The act of delineating a person’s goal or purpose involves using theory of mind (ToM). ToM is a form of social cognition that refers to the ascription and recognition of thoughts, emotions and beliefs to the self and others and the ability to recognize that another’s perspective is different from our own (Baron-Cohen, 1999). When people ponder the goals or motivations of non-human entities, they are essentially using ToM. Humanizing the behavior of non-human entities is a pathway toward using ToM to understand the entity’s motivations or intentions, thus anthropomorphism and ToM are closely connected (Epley et al., 2007). Areas of the brain such as the temporoparietal junction (TPJ), which activates in accordance with ToM, also activates when anthropomorphizing (Chaminade et al., 2007) and when rationalizing the behavior of both humans and animals (Spunt et al., 2017). Additionally, the more a person anthropomorphizes, the larger the areas of the brain that are responsible for ToM processing (Cullen et al., 2014), highlighting the connection between anthropomorphism and ToM.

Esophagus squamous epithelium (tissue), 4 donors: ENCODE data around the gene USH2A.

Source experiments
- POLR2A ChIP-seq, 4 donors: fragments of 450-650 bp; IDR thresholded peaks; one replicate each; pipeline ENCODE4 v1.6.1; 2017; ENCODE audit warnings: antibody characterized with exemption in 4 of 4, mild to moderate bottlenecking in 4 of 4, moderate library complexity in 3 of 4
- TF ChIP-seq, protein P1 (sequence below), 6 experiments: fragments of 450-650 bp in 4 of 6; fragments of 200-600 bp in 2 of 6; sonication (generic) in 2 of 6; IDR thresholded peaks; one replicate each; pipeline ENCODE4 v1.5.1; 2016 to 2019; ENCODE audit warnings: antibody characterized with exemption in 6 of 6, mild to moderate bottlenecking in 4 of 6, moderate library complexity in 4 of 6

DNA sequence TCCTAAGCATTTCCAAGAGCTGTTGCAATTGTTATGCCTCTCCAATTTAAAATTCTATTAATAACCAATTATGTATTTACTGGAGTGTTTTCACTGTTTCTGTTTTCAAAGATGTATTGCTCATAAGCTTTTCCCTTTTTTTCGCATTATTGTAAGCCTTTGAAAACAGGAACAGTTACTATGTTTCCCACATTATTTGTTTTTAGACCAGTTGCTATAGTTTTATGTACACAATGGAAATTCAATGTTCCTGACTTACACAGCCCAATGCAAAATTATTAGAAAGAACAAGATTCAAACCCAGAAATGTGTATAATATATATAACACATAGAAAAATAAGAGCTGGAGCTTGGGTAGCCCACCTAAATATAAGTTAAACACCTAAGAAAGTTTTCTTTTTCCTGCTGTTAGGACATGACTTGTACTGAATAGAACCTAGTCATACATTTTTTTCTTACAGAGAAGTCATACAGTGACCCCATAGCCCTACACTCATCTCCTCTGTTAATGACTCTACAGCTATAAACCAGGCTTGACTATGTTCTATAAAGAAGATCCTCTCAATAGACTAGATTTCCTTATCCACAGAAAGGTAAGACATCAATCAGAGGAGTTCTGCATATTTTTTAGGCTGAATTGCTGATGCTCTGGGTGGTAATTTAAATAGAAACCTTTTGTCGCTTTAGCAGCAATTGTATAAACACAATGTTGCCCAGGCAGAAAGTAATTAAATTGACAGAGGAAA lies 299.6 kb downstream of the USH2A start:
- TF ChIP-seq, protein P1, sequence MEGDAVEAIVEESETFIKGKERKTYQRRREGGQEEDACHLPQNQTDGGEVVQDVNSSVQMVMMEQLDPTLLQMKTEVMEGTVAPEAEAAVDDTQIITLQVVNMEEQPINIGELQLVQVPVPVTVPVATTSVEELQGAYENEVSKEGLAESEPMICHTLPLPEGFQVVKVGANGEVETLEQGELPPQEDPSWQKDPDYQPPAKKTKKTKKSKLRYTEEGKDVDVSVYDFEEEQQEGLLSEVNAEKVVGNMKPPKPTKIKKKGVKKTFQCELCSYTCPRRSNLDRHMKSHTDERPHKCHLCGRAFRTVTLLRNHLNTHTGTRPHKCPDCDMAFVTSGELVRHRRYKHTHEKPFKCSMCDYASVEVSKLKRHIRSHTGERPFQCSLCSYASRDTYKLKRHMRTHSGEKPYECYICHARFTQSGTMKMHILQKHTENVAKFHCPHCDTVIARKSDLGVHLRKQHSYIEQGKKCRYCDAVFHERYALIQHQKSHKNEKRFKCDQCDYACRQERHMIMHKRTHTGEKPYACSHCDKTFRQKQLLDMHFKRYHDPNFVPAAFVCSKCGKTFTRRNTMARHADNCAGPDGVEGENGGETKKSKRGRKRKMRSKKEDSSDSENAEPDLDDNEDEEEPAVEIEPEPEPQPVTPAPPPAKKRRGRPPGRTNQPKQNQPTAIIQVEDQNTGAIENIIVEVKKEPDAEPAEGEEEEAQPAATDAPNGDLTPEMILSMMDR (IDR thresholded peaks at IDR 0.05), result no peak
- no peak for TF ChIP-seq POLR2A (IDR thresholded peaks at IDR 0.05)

There is some evidence that ToM and, by association, anthropomorphism, reflect a more general predictive strategy people use to process unpredictability in the environment, independent of any one agent’s human-like properties, called predictive encoding (Friston and Frith, 2015). For instance, in the “uncanny valley,” when a stimuli is presented as human, such as a humanoid robot, yet their behavior is too predictable or mechanical, numerous error signals are transmitted, and as a result it is difficult to predict the robot’s actions (Saygin et al., 2012). Thus, at its most basic level, it is likely that ToM, and in turn anthropomorphism, is triggered through a more general recognition of behavioral patterns through a process of predictive encoding.